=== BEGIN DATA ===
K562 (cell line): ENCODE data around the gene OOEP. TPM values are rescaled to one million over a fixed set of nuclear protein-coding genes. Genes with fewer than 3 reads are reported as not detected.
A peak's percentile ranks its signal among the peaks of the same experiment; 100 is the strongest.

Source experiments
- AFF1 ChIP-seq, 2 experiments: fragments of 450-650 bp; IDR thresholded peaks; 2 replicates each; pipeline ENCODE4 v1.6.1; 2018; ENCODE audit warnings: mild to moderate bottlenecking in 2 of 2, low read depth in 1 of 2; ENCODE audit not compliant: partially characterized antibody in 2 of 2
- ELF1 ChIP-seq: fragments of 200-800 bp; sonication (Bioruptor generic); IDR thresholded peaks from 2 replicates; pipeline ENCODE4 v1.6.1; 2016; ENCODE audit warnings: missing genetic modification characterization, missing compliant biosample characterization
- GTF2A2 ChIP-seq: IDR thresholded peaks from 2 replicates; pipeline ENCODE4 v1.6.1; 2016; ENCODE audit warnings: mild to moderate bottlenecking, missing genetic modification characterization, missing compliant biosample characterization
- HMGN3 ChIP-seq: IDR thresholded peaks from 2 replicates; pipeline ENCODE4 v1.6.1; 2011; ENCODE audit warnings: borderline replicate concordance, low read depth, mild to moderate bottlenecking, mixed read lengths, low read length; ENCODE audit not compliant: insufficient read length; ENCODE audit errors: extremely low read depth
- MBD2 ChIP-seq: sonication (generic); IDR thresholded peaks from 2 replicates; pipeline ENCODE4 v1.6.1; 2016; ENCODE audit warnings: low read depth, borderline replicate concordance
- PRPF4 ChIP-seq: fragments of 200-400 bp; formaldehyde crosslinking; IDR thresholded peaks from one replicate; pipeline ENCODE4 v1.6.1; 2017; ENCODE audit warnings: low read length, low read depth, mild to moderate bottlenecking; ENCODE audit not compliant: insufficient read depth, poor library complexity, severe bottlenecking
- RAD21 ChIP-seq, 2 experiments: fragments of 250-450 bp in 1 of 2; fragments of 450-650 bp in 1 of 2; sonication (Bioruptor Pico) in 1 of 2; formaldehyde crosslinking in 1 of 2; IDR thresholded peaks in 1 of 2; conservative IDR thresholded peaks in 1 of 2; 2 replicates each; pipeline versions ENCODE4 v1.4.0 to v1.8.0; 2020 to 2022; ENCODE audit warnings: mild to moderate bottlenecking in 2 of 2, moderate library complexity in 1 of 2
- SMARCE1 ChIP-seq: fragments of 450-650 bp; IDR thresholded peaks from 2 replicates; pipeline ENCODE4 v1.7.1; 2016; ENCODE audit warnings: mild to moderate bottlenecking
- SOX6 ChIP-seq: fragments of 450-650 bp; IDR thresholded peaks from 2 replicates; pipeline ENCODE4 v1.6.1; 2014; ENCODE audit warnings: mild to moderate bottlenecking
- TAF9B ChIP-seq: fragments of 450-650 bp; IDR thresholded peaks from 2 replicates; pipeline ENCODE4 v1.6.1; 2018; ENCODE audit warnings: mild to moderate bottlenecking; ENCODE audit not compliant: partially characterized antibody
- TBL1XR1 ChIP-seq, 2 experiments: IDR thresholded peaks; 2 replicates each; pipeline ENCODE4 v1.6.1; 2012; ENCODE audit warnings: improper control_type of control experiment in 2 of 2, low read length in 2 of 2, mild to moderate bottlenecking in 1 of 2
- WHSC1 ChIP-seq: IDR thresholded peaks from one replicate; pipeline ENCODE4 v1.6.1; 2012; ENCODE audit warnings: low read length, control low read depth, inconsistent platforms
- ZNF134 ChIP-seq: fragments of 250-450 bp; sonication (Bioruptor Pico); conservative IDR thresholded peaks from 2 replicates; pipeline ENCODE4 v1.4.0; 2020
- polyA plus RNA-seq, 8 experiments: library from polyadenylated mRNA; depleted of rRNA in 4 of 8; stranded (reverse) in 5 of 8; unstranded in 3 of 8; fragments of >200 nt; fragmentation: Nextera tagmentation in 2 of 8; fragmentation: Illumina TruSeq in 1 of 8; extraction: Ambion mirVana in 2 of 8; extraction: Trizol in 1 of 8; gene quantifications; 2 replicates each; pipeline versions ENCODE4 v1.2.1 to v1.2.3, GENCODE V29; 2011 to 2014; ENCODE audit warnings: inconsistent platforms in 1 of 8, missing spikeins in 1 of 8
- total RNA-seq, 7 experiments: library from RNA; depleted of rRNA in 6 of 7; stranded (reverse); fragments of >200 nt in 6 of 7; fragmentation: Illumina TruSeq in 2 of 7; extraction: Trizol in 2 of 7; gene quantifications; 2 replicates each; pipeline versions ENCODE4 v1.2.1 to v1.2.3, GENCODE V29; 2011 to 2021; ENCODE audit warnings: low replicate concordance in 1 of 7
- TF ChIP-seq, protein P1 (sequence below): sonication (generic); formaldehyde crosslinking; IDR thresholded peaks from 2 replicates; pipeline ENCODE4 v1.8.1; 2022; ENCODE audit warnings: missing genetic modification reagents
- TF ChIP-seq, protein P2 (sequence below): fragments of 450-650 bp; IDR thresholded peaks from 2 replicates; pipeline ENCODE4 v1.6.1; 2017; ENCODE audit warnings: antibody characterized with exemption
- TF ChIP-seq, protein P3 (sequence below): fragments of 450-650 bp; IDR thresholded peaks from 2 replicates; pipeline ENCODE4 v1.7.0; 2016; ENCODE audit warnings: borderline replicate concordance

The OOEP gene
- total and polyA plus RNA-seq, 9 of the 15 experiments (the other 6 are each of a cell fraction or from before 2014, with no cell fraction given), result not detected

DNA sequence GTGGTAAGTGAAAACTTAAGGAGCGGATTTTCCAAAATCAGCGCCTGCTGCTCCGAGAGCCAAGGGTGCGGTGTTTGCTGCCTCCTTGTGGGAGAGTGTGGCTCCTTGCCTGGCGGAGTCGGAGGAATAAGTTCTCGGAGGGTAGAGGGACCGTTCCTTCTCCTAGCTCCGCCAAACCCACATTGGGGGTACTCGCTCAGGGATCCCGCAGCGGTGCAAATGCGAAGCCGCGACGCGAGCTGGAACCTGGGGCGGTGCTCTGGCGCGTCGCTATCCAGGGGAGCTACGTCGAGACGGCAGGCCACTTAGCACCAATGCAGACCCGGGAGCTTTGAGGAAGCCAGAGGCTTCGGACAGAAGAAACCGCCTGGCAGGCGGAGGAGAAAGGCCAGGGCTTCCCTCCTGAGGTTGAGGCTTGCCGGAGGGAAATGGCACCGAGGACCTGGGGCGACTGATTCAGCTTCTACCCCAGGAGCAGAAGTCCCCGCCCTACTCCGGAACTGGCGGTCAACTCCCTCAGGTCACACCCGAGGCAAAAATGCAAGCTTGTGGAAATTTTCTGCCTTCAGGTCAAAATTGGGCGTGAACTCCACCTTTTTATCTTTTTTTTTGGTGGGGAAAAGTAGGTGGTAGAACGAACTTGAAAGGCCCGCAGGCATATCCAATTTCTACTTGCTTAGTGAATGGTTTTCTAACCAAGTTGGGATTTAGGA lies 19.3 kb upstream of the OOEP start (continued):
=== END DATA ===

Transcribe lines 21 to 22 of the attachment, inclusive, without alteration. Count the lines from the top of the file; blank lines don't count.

- TF ChIP-seq, protein P3 (sequence below): fragments of 450-650 bp; IDR thresholded peaks from 2 replicates; pipeline ENCODE4 v1.7.0; 2016; ENCODE audit warnings: borderline replicate concordance

The OOEP gene